Tuesday, March 21, 2017

Who is telling the tale?

The Book of Judith is full of the male gaze, and filtered through what we need women to be: loyal, courageous, beautiful, chaste. We only know Judith's story at all because the distaff chroniclers preserved it with the other apocrypha; plus I think the women just weren't going to let this one go.

Judith, beautiful and chaste, defeats the enemy through her courage and cunning, outwitting and outfighting every man in the book, friend and foe. She does it while maintaining her key aspect of chastity, but I think Judith would have fucked Holofernes if she needed to get the job done, or just if he appealed to her. But she just got him drunk instead, and, as I have her maid say, "he never laid a hand on her even though you could tell he wanted to if you know what I mean."

In a way, the Judith story is a parable for childbirth, and the artistic treatments support this: the painters always go straight to the action and ignore the aftermath, the bloody bag that the maid carries the head away in.

Here I've drawn the weave of the basket, using three versions of the story (repeated as needed to fill the space): Judith's, straight from the Apocrypha. The maid's, written in the vernacular from the point of view of the person dragged along because she can't say no (the maid's story is in the comments); and the highly edited tale as seen from the point of view of Nebudchadnezer, Holofernes, the Judean counselors, and the captains of Holofernes' camp, preserving the most "manly" parts. Judith's and the maid's create the weave of the bloody bag, but Holofernes' blustering boasts are the blood dripping through the warp.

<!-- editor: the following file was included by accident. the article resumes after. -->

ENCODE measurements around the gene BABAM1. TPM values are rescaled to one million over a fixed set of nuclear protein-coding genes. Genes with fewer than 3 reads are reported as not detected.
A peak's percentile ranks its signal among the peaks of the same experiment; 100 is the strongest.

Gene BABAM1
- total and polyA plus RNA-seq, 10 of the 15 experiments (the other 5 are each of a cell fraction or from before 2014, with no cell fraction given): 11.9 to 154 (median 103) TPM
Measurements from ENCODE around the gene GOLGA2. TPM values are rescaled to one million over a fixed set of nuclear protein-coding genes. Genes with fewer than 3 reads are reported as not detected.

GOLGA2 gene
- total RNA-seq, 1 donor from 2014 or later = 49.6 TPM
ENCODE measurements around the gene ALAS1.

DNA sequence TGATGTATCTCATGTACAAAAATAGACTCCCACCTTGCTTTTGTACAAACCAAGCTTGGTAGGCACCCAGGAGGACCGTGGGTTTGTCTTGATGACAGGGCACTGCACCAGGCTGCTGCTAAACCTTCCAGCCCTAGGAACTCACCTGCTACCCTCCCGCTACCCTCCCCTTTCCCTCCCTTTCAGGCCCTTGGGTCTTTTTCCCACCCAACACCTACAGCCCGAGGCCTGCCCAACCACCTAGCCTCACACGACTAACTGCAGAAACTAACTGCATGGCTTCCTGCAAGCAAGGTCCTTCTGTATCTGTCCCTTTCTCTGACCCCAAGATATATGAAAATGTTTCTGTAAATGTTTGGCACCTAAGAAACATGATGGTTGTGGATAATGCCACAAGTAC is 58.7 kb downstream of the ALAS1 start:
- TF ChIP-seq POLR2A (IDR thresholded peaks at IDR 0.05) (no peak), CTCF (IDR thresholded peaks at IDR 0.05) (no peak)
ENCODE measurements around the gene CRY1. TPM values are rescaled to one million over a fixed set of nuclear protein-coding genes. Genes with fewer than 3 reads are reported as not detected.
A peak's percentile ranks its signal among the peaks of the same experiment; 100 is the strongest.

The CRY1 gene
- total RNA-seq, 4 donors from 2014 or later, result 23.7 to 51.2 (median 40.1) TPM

The Book of Judith: the maid's story

Saturday, March 11, 2017

Our life for yours

Joshua was able to defeat Jericho because of Rahab. But there are no heroes here. Joshua kills everyone in the city except Rahab and her family, who choose betrayal over death. Rahab is a prostitute, so you have to wonder what her life was that bargaining her life for the sure death of her people was a choice she felt she could make.

The Book of Rahab-Joshua's wall

Tuesday, March 7, 2017

Say their names

Made in response to a call for entries for works about Chicago. Not sure if this is exactly what they were looking for, but I figure someone else can do the pretty picture of the boats in Burnham Harbor. (although I have a couple of those too)

Rekia Boyd Bettie Jones Quintonio LeGrier Paul O’Neal Laquan McDonald Kajuan Raye Cedrick Chatman LaTanya Haggerty Chiquita Ford Brian Fields

"Our country's national crime is lynching. It is not the creature of an hour, the sudden outburst of uncontrolled fury, or the unspeakable brutality of an insane mob. It represents the cool, calculating deliberation of intelligent people. No emergency called for lynch law. It asserted its sway in defiance of law and in favor of anarchy. First, lynching is color-line murder. Second, crimes against women is the excuse, not the cause. Third, it is a national crime and requires a national remedy. This was wholly political, its purpose being to suppress the colored vote by intimidation and murder. Thousands of assassins banded together to spread a reign of terror. The purpose was accomplished, and the black vote was supressed." -- Ida B. Wells, excerpted from speeches on lynching